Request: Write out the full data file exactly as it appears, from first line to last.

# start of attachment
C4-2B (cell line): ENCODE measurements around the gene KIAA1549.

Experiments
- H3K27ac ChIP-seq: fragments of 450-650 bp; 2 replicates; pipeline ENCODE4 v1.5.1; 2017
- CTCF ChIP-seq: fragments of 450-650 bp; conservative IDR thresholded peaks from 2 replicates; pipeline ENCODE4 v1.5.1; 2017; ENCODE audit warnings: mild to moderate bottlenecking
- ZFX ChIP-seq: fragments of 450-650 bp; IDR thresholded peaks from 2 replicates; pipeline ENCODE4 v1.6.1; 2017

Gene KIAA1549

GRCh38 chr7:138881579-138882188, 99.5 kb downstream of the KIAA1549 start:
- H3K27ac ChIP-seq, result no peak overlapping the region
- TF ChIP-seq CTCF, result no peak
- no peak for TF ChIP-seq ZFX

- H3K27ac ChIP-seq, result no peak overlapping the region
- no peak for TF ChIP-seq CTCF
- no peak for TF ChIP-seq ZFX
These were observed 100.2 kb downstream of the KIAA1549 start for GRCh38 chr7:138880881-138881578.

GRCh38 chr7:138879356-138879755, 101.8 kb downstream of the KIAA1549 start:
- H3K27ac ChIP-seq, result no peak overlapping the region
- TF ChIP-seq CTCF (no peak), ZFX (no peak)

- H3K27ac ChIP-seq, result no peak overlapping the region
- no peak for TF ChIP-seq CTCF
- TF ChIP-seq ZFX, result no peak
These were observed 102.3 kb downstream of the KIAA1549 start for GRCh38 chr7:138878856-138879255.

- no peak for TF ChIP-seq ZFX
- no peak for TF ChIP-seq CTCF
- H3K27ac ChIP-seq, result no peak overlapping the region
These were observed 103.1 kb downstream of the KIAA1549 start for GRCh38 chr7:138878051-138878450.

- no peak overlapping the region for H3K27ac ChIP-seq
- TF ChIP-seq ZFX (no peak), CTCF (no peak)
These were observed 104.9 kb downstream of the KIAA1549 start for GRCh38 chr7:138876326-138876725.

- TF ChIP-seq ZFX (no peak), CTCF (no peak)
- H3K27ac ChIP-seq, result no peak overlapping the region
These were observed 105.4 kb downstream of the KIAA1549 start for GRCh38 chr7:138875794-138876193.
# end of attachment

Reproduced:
C4-2B (cell line): ENCODE measurements around the gene KIAA1549.

Experiments
- H3K27ac ChIP-seq: fragments of 450-650 bp; 2 replicates; pipeline ENCODE4 v1.5.1; 2017
- CTCF ChIP-seq: fragments of 450-650 bp; conservative IDR thresholded peaks from 2 replicates; pipeline ENCODE4 v1.5.1; 2017; ENCODE audit warnings: mild to moderate bottlenecking
- ZFX ChIP-seq: fragments of 450-650 bp; IDR thresholded peaks from 2 replicates; pipeline ENCODE4 v1.6.1; 2017

Gene KIAA1549

GRCh38 chr7:138881579-138882188, 99.5 kb downstream of the KIAA1549 start:
- H3K27ac ChIP-seq, result no peak overlapping the region
- TF ChIP-seq CTCF, result no peak
- no peak for TF ChIP-seq ZFX

- H3K27ac ChIP-seq, result no peak overlapping the region
- no peak for TF ChIP-seq CTCF
- no peak for TF ChIP-seq ZFX
These were observed 100.2 kb downstream of the KIAA1549 start for GRCh38 chr7:138880881-138881578.

GRCh38 chr7:138879356-138879755, 101.8 kb downstream of the KIAA1549 start:
- H3K27ac ChIP-seq, result no peak overlapping the region
- TF ChIP-seq CTCF (no peak), ZFX (no peak)

- H3K27ac ChIP-seq, result no peak overlapping the region
- no peak for TF ChIP-seq CTCF
- TF ChIP-seq ZFX, result no peak
These were observed 102.3 kb downstream of the KIAA1549 start for GRCh38 chr7:138878856-138879255.

- no peak for TF ChIP-seq ZFX
- no peak for TF ChIP-seq CTCF
- H3K27ac ChIP-seq, result no peak overlapping the region
These were observed 103.1 kb downstream of the KIAA1549 start for GRCh38 chr7:138878051-138878450.

- no peak overlapping the region for H3K27ac ChIP-seq
- TF ChIP-seq ZFX (no peak), CTCF (no peak)
These were observed 104.9 kb downstream of the KIAA1549 start for GRCh38 chr7:138876326-138876725.

- TF ChIP-seq ZFX (no peak), CTCF (no peak)
- H3K27ac ChIP-seq, result no peak overlapping the region
These were observed 105.4 kb downstream of the KIAA1549 start for GRCh38 chr7:138875794-138876193.